Forum for Science, Industry and Business

Sponsored by:     3M 
Search our Site:

 

Interpreting a climate record from 10,000-year-old migrating waters

13.09.2002


Researchers confirm that waters migrating from the surface can take many tens of thousands of years to reach the water table



A team of researchers at Lawrence Livermore National Laboratory in California has confirmed that in drier regions, waters migrating from the surface can take many tens of thousands of years to reach the water table. Since such waters began their underground migration at the time of the last ice age, they hold a scientific and historical record of global climate change. Their results were reported in the inaugural issue of the electronic publication, Vadose Zone Journal www.vadosezonejournal.org, published by the Soil Science Society of America.

These scientists applied one of the largest super computers to study the effect of climate on water movement through this section underneath the surface, called the vadose zone. They used computer simulations to consider how this water chemically interacts with the rocks it migrates through. Because the type and abundance of minerals varies with changes in rock type, they can determine the chemical composition and how fast it changes at any point along the flow path of the water.


In arid environments, the water table is hundreds of meters deep. Although it has been assumed it would take many years for water to migrate to these deep water tables, it has only been recently that evidence has supported this assumption. Studies of the concentrations of conservative tracers and isotopes extracted from waters in the vadose zone have suggested some of these migrating waters may be 10,000 to 100,000 years old. Glassley and his team of researchers, thanks to the super computer’s simulations, now have the proof that these assumptions are valid.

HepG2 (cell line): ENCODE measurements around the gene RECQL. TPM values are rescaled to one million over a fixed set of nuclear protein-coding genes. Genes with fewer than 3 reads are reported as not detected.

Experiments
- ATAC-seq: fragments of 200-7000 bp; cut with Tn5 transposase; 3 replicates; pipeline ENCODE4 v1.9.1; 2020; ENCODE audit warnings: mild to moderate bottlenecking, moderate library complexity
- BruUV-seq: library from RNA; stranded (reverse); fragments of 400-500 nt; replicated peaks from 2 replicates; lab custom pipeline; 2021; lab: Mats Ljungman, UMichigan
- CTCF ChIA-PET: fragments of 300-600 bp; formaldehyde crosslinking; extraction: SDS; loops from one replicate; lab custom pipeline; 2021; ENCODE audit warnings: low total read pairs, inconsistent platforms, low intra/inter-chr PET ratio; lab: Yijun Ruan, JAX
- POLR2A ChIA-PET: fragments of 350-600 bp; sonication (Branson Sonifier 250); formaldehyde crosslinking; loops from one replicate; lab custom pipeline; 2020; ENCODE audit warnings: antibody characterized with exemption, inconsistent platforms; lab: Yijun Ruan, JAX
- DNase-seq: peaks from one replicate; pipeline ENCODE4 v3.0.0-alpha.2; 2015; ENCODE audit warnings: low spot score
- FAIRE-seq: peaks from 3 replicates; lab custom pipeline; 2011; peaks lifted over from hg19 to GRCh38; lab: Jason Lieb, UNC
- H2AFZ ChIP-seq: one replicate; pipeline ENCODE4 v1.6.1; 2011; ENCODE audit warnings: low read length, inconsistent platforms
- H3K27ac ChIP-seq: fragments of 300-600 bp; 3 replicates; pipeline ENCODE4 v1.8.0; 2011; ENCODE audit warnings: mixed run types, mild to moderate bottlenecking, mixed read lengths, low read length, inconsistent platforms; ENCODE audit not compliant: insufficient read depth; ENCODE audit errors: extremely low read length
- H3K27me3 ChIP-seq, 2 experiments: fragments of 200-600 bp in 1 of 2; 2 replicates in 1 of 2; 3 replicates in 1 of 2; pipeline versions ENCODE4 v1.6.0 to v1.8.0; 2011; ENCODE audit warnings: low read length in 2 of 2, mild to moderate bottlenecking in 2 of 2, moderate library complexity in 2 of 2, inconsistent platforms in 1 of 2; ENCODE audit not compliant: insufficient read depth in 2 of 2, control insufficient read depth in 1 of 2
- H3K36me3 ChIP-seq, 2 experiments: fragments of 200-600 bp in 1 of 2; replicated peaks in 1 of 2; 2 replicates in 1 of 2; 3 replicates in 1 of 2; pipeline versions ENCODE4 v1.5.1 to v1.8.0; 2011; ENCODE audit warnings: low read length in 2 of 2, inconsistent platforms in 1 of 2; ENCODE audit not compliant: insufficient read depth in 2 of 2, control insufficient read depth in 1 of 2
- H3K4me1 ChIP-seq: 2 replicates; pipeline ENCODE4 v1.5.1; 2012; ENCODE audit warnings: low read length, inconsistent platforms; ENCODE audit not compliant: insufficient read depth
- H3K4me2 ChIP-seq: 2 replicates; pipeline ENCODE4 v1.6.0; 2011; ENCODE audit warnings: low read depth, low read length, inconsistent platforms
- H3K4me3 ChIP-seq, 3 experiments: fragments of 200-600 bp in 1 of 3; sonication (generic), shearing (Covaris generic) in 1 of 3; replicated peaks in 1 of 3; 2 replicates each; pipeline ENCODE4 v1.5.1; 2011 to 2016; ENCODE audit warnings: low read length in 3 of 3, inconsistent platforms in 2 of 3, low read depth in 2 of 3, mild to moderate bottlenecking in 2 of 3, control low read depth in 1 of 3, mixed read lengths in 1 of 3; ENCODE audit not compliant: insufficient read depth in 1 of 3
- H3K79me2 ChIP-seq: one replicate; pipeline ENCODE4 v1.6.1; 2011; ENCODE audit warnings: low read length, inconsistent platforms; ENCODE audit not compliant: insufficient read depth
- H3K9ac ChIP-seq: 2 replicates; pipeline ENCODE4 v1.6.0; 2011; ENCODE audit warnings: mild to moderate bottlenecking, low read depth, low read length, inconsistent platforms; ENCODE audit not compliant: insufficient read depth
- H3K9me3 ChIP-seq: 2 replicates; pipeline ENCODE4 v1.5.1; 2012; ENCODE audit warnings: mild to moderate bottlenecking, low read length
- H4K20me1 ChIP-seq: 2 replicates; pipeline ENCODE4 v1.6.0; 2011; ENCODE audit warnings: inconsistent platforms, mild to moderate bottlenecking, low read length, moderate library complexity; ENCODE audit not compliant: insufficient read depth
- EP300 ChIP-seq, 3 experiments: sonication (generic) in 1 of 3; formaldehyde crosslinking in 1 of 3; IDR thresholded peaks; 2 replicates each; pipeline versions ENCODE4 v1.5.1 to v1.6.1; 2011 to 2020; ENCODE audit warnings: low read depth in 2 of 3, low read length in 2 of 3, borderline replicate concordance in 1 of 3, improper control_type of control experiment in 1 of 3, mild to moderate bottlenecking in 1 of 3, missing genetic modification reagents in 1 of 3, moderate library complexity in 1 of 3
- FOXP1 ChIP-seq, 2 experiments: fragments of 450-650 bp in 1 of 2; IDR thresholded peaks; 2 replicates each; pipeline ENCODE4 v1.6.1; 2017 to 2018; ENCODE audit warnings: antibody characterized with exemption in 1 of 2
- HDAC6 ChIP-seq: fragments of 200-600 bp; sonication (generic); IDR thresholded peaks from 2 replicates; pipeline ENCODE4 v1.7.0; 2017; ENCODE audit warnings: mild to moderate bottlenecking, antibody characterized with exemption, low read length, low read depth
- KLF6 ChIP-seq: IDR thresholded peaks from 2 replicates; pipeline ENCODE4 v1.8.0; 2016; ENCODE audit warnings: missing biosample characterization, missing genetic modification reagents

"We were also interested in how big an effect changes in surface temperature and amount of rainfall would have on the water chemistry," noted William Glassley, leader of the team. To their surprise, these climate changes had a measurable impact on the water chemistry, even after thousands of years and after migrating hundreds of meters through the vadose zone.

"What this implies is in principle, one could use a combination of water temperature, water chemistry, abundance of water, and isotopic signatures to reconstruct past climate conditions on a regional scale on most continents. This is one of the things needed to test and verify global climate change models," said Glassley.